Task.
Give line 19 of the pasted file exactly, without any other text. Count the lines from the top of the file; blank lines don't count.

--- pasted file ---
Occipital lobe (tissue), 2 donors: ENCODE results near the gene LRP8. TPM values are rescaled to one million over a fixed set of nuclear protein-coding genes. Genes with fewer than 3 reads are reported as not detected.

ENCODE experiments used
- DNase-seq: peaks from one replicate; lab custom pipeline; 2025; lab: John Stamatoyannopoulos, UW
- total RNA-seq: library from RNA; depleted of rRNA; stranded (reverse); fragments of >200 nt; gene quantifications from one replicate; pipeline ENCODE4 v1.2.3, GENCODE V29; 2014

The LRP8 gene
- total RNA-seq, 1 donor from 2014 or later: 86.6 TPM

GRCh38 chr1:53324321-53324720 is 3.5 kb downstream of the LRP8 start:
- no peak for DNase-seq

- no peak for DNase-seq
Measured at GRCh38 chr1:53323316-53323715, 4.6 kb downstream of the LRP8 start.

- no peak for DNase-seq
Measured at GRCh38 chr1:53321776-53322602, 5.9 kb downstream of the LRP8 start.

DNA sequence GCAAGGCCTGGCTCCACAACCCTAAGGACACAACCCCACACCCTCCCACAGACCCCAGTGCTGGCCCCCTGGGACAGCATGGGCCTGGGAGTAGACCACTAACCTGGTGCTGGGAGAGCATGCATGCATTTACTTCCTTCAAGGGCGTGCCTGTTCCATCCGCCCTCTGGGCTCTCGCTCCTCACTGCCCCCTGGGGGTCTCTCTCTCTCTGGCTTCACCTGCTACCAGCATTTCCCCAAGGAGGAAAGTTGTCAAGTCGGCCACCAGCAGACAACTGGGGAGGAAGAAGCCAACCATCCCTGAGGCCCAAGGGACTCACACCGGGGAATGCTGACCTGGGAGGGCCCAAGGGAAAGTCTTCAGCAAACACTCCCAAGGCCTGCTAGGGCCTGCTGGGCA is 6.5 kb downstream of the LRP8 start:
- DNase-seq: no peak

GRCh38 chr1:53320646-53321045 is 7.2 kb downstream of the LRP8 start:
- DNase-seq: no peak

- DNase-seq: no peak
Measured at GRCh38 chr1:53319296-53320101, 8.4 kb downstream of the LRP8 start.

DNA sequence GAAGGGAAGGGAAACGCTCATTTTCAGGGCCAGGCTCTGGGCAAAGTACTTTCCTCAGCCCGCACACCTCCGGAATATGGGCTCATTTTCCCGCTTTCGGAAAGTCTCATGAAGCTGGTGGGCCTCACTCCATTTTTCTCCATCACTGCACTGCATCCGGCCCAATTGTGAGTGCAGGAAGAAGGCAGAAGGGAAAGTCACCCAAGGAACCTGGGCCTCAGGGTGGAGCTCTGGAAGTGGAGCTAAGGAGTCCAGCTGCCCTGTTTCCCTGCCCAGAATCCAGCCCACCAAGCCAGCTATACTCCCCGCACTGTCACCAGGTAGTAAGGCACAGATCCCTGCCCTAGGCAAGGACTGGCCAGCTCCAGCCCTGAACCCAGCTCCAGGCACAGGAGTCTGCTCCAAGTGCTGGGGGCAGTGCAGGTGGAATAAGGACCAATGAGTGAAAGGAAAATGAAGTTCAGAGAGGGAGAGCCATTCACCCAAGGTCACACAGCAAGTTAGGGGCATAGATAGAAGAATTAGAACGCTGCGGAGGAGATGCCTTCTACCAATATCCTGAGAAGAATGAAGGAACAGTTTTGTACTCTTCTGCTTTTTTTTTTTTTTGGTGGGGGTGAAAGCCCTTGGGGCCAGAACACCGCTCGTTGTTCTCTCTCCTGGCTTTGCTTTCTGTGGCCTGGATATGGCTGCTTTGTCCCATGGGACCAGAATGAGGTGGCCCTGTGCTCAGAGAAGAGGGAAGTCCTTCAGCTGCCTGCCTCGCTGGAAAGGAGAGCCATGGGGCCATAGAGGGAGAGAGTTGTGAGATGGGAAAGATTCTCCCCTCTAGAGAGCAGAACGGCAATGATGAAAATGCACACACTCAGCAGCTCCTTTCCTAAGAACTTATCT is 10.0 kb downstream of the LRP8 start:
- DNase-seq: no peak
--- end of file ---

DNA sequence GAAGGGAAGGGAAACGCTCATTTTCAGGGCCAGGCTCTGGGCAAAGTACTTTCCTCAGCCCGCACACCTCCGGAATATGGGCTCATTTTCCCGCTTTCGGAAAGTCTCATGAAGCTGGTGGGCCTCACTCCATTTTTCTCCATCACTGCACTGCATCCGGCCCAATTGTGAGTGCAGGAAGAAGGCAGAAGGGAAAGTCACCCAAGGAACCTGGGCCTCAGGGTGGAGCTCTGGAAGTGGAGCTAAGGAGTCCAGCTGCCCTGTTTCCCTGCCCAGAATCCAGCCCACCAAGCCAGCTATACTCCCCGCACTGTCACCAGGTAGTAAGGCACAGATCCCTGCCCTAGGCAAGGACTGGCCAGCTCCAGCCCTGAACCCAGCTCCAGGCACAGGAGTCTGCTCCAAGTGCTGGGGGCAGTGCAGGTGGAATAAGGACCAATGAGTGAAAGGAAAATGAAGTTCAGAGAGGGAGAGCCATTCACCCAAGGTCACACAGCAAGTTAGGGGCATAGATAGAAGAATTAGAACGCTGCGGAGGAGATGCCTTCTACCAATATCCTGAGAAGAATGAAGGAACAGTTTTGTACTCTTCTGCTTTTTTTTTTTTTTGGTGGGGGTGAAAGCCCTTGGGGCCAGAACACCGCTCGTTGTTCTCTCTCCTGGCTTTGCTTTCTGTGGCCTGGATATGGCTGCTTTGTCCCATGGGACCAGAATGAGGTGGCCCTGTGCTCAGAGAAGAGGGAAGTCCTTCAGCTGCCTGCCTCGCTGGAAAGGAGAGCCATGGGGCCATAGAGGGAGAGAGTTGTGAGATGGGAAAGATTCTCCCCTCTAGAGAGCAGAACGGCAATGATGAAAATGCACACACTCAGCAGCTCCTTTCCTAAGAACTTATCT is 10.0 kb downstream of the LRP8 start: